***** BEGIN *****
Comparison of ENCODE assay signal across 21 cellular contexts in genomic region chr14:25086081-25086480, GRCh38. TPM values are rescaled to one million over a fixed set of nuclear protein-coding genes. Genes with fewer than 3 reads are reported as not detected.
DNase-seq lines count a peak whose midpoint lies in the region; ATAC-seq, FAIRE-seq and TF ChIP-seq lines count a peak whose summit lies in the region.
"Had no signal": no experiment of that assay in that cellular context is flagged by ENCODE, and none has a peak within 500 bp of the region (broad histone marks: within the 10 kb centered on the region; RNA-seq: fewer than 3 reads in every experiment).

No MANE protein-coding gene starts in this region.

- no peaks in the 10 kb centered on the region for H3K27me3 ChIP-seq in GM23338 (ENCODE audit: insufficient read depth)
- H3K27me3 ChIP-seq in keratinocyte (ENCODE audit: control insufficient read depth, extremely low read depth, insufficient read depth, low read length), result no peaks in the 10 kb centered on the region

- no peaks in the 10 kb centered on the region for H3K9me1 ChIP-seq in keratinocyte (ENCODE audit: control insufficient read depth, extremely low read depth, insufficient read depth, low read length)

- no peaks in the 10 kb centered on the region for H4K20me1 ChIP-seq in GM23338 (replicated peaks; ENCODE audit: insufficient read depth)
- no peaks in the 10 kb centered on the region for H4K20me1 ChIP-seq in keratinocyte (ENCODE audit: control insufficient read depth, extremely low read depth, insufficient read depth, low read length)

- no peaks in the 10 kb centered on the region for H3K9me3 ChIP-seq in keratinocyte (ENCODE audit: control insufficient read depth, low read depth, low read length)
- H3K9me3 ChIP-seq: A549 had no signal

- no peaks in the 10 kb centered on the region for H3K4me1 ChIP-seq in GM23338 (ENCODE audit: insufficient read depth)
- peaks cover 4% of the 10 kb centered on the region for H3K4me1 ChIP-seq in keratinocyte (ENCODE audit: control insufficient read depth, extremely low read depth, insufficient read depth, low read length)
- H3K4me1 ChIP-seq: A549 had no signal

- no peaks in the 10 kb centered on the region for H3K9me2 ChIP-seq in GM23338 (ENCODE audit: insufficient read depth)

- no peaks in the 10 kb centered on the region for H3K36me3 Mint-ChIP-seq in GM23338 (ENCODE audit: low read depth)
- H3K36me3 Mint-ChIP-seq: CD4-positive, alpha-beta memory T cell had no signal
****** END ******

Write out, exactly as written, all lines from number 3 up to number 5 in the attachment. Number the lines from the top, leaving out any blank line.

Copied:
"Had no signal": no experiment of that assay in that cellular context is flagged by ENCODE, and none has a peak within 500 bp of the region (broad histone marks: within the 10 kb centered on the region; RNA-seq: fewer than 3 reads in every experiment).

No MANE protein-coding gene starts in this region.

- no peaks in the 10 kb centered on the region for H3K27me3 ChIP-seq in GM23338 (ENCODE audit: insufficient read depth)